What is a Bomber?
A bomber is a military aircraft which has been designed and equipped specifically for the purpose of dropping bombs onto ground and submarine targets. In contrast, a fighter is an aircraft which is used in air to air combat, equipped to attack other planes. Historically, bombers were highly specialized aircraft; in the modern era, the distinction between bombers and fighters is often less clear, as aerial combat is much less common than it once was.
The credit for the first aerial bomb belongs to the Italians, who dropped grenades from planes in 1911. In the First World War, a variety of aircraft including blimps were used to drop bombs, and in the Second World War, the bomber came to be a very important tactical tool, with many militaries having an assortment of bombers in their library to choose from, from long-range tactical bombers to close air support bombers, used to help troops on the ground. Many bombings of the Second World War are quite famous, thanks to the devastation they caused. London, for example, was heavily damaged by repeated bombings, courtesy of the Germans, and the city of Dresden was also seriously damaged in an extensive firebombing in 1945.
There are a number of different styles of bomber. A tactical bomber is a bomber which is designed to carry a significant payload to a major and often distant target, such as a munitions depot or manufacturing facilities where objects of military use are being produced; some of these aircraft are capable of carrying nuclear weapons for strategic nuclear strikes. A tactical bomber is used for short-range sorties, dropping bombs on various locations in close proximity to the bomber's base. Close air support bombers are used to assist ground troops when they are facing heavy opposition. Dive bombers, now largely obsolete, would dive towards their targets before releasing bombs to ensure greater accuracy.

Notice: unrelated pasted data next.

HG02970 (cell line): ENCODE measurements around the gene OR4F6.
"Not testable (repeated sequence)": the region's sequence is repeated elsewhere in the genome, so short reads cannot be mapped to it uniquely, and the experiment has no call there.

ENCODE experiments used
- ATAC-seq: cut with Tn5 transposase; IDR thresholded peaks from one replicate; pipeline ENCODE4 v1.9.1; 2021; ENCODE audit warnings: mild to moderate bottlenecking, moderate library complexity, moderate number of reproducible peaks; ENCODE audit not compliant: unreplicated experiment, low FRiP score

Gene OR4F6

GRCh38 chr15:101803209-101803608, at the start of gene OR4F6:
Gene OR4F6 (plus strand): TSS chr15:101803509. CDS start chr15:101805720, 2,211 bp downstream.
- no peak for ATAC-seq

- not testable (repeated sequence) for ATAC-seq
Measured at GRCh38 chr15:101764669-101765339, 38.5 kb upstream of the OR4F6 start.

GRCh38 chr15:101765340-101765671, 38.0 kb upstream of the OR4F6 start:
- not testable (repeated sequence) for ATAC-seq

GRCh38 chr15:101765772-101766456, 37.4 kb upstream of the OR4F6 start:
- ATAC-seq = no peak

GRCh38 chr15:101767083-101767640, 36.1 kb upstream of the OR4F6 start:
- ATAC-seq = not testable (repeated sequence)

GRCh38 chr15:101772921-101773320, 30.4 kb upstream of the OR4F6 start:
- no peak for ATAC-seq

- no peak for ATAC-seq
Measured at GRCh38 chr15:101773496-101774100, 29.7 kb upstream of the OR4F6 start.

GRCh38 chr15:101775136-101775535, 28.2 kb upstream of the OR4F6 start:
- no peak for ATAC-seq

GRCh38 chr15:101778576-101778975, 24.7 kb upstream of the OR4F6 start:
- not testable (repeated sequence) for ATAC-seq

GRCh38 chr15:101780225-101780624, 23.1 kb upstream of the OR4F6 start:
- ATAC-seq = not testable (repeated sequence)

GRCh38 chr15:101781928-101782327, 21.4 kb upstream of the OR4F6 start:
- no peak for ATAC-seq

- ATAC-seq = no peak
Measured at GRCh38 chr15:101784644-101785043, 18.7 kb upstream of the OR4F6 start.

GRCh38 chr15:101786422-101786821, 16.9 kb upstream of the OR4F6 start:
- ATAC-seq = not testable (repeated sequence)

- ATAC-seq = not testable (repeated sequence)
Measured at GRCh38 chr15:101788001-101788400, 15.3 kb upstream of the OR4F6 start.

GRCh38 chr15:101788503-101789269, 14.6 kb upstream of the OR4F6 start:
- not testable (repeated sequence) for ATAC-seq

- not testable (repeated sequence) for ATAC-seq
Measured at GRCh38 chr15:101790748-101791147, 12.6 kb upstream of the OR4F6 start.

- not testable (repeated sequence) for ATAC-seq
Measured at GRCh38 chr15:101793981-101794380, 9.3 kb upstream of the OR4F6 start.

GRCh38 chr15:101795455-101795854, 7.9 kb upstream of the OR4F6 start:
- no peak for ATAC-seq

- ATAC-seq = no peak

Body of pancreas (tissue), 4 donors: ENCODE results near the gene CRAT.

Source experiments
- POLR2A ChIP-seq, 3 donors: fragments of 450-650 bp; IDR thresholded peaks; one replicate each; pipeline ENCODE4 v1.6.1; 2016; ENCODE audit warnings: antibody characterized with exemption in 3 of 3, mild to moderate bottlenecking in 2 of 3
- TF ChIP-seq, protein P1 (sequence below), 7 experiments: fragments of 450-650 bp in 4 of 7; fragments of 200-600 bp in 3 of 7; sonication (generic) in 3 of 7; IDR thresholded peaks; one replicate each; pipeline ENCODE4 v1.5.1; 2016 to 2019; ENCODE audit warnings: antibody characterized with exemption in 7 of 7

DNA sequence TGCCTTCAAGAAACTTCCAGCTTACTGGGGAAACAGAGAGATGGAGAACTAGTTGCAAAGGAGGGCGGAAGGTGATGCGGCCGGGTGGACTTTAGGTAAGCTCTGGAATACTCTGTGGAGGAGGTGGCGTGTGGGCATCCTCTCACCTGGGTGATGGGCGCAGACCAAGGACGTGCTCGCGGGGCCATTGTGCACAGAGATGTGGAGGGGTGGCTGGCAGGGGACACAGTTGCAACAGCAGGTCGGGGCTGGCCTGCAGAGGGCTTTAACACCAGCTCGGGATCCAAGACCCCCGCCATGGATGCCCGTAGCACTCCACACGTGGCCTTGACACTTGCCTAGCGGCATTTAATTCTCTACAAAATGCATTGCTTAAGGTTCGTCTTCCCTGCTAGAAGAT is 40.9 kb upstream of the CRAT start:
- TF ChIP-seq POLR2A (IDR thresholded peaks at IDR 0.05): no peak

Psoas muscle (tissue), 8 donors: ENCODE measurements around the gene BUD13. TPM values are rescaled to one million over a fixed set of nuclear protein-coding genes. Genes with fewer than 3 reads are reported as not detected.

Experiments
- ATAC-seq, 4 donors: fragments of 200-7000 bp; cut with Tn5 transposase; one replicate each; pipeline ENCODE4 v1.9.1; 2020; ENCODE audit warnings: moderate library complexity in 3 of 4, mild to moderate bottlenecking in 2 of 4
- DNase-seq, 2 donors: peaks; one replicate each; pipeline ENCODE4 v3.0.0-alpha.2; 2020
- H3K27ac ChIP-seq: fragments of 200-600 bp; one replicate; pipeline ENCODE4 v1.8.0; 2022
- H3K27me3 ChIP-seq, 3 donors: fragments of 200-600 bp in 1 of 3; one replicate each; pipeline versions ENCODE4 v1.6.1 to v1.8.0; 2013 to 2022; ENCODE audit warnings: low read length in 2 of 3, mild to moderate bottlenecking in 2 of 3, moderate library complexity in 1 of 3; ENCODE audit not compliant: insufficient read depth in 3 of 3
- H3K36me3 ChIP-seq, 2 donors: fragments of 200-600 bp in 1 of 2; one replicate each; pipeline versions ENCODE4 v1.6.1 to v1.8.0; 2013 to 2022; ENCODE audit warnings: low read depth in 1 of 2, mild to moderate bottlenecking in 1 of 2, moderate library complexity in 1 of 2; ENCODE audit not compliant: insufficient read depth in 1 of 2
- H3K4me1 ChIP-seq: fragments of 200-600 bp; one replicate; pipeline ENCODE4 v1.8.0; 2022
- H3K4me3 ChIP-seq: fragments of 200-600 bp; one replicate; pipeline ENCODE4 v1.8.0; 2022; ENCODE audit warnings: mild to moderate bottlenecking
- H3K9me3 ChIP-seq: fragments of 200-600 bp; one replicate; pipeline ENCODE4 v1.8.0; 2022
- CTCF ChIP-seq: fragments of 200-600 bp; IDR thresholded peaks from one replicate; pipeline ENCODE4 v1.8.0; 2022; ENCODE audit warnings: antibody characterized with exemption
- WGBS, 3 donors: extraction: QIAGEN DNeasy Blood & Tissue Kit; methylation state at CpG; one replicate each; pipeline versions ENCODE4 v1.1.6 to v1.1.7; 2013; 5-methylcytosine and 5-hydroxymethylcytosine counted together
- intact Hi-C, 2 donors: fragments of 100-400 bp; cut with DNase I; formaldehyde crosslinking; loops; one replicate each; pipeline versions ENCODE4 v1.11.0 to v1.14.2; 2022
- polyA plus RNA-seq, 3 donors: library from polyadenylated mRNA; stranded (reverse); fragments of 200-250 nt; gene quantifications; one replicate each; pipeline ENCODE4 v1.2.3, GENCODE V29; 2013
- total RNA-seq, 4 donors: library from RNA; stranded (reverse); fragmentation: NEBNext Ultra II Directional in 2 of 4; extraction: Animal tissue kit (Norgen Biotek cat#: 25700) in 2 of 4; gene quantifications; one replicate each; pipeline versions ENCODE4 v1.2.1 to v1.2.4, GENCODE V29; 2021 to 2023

The payload on a bomber varies, with many modern bombers carrying an assortment of weapons. Thanks to the extremely sophisticated technology used to design bombs today, the bombs can be programmed to seek specific destinations, using GPS tracking and various monitoring devices to lock in on a target. Precision bombing is used to isolate very specific targets, which can be useful in urban environments, where people want to target structures of military importance without hurting civilians. Alas, such technology is not always perfect, and a few notable gaffes have been noted with intense interest by the media.
Many modern aircraft are fighter-bombers, equipped to drop bombs and engage enemy aircraft, in the event that they encounter them. These aircraft have flight crews which vary widely in size, depending on the age and style of the aircraft, and they are supported by extensive ground crews who keep the planes functional, check on their payloads, fuel them, and perform other tasks.
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